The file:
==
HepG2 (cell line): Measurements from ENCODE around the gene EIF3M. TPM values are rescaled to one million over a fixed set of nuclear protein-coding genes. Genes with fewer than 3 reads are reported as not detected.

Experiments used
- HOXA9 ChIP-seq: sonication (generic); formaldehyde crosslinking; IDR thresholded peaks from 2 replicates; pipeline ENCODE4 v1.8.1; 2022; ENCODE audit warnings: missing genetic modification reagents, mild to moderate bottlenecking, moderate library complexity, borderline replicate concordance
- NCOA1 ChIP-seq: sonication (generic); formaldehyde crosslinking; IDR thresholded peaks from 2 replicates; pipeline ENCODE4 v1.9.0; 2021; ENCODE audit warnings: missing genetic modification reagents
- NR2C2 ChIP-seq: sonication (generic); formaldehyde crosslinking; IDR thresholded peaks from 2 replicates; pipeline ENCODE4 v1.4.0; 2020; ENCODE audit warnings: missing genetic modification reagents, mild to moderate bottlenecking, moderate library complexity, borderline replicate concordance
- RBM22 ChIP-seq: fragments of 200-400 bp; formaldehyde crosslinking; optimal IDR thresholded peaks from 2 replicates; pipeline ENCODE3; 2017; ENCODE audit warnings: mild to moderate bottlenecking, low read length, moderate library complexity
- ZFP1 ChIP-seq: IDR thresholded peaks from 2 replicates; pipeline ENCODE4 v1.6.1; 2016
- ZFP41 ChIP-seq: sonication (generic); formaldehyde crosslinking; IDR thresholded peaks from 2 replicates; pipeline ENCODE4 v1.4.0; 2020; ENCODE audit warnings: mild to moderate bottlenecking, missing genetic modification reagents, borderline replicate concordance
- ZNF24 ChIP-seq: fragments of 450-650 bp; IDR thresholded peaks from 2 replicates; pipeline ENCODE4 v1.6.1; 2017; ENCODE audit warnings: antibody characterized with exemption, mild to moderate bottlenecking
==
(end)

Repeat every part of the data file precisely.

HepG2 (cell line): Measurements from ENCODE around the gene EIF3M. TPM values are rescaled to one million over a fixed set of nuclear protein-coding genes. Genes with fewer than 3 reads are reported as not detected.

Experiments used
- HOXA9 ChIP-seq: sonication (generic); formaldehyde crosslinking; IDR thresholded peaks from 2 replicates; pipeline ENCODE4 v1.8.1; 2022; ENCODE audit warnings: missing genetic modification reagents, mild to moderate bottlenecking, moderate library complexity, borderline replicate concordance
- NCOA1 ChIP-seq: sonication (generic); formaldehyde crosslinking; IDR thresholded peaks from 2 replicates; pipeline ENCODE4 v1.9.0; 2021; ENCODE audit warnings: missing genetic modification reagents
- NR2C2 ChIP-seq: sonication (generic); formaldehyde crosslinking; IDR thresholded peaks from 2 replicates; pipeline ENCODE4 v1.4.0; 2020; ENCODE audit warnings: missing genetic modification reagents, mild to moderate bottlenecking, moderate library complexity, borderline replicate concordance
- RBM22 ChIP-seq: fragments of 200-400 bp; formaldehyde crosslinking; optimal IDR thresholded peaks from 2 replicates; pipeline ENCODE3; 2017; ENCODE audit warnings: mild to moderate bottlenecking, low read length, moderate library complexity
- ZFP1 ChIP-seq: IDR thresholded peaks from 2 replicates; pipeline ENCODE4 v1.6.1; 2016
- ZFP41 ChIP-seq: sonication (generic); formaldehyde crosslinking; IDR thresholded peaks from 2 replicates; pipeline ENCODE4 v1.4.0; 2020; ENCODE audit warnings: mild to moderate bottlenecking, missing genetic modification reagents, borderline replicate concordance
- ZNF24 ChIP-seq: fragments of 450-650 bp; IDR thresholded peaks from 2 replicates; pipeline ENCODE4 v1.6.1; 2017; ENCODE audit warnings: antibody characterized with exemption, mild to moderate bottlenecking